Music is What Keeps Me Sane

Dr. Phillip M. Feldman

Clearly, I'm not listening (and playing) enough.

My instrument is the piano. Nothing else works so well alone. But, four-handed piano is huge fun, and there are many lovely piano-string duets.

I don't have a favorite composer. If pressed hard enough, I'd say "Mozart, Bach, Chopin, Tchaikovsky, and Rachmaninov".

1. Sheet Music Archives

My Sheet Music Archive

Note: Many items in the above archive are old editions published in the former Soviet Union, and not covered by any copyright. There are some items for which the copyright status is unknown. If you have definite knowledge that something that I've posted is covered by a copyright that is valid in the United States, please send me e-mail: Phillip.M.Feldman@gmail.com

A Much Bigger Sheet Music Archive (imslp.org)

2. Reviews of Live Performances

Reviews of Live Performances

3. Favorite Short Music Videos

#1: Waltz of the Flowers, Tchaikovsky
#2: The Gran Jota de Concierto, Tárrega
#3: 'Vocalize', Sergei Rachmaninoff, sung by Anna Moffo
#4: Flight of the Bumblebee, Rimsky-Korsakov
#5: 'Si Un Jour', based on music from Verdi's opera
La Forza del Destino, sung by Natasha Marsh
#6: 'The Flower Duet' from the opera Lakmé by Léo Delibes, sung by Charlotte Church
#7: Libertango, Astor Piazzolla
#8: Pie Jesu, Andrew Lloyd Webber
#9: Bolero, Ravel

Comments:

#4: The original, unedited version of this video can be found at the following URL: https://www.youtube.com/watch?v=LLD05_pC8TY. Jenö Lisztes and Franz Liszt must be related!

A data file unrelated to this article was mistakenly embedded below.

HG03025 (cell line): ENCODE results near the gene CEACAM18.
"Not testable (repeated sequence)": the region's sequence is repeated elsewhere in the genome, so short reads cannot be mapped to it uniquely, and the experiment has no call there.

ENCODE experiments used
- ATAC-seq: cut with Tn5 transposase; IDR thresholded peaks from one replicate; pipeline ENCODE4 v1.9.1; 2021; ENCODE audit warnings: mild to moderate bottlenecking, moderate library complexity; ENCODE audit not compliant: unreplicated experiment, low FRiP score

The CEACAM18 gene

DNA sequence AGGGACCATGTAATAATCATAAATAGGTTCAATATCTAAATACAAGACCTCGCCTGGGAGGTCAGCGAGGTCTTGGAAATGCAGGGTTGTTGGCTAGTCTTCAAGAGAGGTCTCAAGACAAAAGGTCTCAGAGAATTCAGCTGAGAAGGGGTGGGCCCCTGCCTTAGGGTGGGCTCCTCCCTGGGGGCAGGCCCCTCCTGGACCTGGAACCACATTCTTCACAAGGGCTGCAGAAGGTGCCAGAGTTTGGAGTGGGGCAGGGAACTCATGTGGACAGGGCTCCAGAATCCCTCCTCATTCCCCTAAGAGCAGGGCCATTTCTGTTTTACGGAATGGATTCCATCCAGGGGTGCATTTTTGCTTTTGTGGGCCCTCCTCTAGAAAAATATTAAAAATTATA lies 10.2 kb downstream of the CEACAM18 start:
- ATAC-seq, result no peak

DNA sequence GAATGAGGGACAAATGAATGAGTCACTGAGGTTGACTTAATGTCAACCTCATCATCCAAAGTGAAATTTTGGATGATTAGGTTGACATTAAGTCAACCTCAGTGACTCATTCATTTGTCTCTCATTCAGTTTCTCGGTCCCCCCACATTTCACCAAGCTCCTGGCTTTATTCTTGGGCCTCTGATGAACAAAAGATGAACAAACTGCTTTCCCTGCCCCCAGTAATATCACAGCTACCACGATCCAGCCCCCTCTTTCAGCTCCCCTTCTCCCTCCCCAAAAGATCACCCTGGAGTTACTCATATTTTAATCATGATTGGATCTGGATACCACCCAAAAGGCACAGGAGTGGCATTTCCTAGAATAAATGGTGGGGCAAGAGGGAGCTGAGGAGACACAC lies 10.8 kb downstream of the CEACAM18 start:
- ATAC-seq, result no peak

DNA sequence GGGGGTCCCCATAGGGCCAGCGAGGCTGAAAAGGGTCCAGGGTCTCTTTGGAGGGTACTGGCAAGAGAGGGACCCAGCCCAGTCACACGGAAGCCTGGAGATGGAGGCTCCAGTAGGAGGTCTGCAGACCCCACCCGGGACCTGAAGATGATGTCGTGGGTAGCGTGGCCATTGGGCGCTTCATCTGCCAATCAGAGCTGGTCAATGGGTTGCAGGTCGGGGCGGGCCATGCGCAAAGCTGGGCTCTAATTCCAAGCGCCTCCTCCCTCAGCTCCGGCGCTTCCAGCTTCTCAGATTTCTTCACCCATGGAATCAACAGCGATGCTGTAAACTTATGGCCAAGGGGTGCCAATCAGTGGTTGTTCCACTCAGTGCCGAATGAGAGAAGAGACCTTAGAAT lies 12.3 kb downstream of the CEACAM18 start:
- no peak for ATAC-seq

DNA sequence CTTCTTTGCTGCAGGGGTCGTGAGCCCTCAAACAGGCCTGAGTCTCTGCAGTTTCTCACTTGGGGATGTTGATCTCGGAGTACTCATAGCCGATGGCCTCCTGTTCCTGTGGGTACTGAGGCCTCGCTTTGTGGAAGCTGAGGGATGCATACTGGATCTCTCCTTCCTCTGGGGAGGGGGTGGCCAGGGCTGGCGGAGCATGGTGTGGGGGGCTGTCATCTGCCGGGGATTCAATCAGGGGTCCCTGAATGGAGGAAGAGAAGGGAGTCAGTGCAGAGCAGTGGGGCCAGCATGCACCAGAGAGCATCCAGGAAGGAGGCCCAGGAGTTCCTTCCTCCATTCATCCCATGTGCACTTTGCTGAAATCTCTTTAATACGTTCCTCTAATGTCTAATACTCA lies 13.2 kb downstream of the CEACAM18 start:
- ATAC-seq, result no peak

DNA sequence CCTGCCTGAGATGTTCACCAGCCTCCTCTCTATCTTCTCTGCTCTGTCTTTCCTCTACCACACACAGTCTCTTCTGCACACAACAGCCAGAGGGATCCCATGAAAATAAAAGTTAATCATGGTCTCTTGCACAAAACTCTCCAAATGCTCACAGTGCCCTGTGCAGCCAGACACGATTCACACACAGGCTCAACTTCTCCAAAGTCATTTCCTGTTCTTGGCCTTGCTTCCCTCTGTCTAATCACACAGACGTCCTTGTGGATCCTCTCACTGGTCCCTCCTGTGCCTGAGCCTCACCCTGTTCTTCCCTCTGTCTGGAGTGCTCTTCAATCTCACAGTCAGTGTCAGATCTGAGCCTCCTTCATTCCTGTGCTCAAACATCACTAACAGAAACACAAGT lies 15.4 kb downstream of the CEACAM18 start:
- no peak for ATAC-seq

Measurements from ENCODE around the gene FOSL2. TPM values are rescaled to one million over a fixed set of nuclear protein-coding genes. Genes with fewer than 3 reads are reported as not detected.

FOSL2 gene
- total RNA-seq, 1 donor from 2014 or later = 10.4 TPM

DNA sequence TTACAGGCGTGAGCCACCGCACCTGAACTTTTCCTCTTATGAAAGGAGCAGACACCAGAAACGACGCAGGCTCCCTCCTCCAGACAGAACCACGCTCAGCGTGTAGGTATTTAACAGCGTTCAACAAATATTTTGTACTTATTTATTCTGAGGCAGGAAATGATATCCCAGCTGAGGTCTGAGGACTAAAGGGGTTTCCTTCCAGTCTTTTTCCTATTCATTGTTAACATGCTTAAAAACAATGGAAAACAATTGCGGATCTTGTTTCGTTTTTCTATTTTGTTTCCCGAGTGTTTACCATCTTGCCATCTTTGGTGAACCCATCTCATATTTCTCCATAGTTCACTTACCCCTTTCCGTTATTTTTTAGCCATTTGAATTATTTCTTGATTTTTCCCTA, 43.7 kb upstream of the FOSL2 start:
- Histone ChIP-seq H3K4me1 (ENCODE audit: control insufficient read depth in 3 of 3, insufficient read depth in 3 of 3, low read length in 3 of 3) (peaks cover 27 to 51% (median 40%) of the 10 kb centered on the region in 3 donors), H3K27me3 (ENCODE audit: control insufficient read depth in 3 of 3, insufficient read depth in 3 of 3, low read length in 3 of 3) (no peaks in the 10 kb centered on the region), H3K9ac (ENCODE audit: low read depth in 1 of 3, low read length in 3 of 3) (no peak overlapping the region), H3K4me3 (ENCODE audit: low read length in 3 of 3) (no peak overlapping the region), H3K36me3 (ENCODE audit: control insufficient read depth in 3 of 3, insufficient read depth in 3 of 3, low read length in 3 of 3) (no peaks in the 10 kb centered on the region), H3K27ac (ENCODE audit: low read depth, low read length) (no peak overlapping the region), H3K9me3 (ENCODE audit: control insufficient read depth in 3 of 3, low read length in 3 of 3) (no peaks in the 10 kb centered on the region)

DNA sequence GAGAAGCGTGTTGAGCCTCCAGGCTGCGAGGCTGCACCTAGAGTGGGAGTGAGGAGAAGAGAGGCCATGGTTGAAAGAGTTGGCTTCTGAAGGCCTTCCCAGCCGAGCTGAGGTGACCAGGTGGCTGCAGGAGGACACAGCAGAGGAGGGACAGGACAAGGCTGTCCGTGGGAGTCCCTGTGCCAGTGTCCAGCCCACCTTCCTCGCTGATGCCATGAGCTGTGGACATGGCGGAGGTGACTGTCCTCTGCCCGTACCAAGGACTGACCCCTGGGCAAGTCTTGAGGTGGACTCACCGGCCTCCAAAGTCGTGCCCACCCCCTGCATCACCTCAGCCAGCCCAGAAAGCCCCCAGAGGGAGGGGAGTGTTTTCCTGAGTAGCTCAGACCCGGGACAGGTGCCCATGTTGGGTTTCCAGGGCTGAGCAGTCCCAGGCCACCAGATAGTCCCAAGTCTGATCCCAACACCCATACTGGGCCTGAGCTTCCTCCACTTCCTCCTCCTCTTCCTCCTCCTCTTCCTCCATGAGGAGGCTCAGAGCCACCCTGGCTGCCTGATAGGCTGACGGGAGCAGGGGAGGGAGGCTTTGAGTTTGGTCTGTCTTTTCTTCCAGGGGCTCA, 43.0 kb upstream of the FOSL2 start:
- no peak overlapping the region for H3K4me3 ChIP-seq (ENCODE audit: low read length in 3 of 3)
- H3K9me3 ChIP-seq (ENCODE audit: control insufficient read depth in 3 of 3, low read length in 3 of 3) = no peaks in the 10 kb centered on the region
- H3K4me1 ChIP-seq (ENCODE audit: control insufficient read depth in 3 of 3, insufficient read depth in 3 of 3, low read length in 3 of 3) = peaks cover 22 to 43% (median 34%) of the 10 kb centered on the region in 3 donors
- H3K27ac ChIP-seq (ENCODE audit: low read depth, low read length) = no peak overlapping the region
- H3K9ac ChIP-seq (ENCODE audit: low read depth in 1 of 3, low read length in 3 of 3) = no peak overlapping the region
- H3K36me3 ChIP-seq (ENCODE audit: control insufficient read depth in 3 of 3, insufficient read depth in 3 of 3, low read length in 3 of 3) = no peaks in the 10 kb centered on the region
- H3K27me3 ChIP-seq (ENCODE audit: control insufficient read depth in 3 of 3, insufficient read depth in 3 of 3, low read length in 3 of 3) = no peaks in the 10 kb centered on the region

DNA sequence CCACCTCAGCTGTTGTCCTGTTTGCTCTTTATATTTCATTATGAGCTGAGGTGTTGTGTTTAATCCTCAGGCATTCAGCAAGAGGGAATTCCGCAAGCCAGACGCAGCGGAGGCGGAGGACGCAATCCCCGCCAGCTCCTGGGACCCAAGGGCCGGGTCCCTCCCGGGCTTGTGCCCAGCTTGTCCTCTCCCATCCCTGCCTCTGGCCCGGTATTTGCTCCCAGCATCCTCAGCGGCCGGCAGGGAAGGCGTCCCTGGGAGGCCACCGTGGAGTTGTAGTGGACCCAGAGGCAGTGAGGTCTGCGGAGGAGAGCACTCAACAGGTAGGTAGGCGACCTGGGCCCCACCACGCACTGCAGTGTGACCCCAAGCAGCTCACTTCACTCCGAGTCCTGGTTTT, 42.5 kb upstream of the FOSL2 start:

#5: The second theme in 'Si Un Jour', which begins at 1:52 into the recording, reminds me of some of the Sephardic and Italian Jewish melodies that I heard as a child and young adult. It is not similar to any one of these melodies, but the feeling is somehow the same.

#7: Even the girls' husbands can't tell them apart! More seriously— someone who knows about such things explained to me that for three of the four audio tracks, Ms. Ryzhkova would have been wearing headphones to be able to listen to the initial, "reference" track. Still, an impressive performance, with clever video effects to top it off.

#8: The purity of these voices is breathtaking. As a Jew, should I enjoy Christian religious music as much as I do? My daughter reassures me that this is perfectly OK.

#9: If one watches (and listens) carefully, a plucked string sounds at 33 seconds into the video without the string actually being touched. Still a great performance, despite this bit of fakery.


4. Questions to Think About

(1) It seems as though there are no post-1950 composers of orchestral music on the same level as the great composers of 1650-1950. Is this a misperception? If so, whom would you rank on a par with Bach, Mozart, Haydn, Tchaikovsky, and so on? If not, what is the explanation? Is it that composers are simply following the money, which is no longer in orchestral composition, or is there something more fundamental going on?

(2) Why did Homo sapiens develop the ability to produce, recognize, and enjoy music? This is probably not a well-posed question, so let me rephrase it: What survival advantage does musical ability confer? A few tentative explanations—some more compelling than others—can be found here.

(3) Why does major music tend to sound happier than minor music, and to what extent is this phenomenon independent of culture?

Last update: 18 April, 2019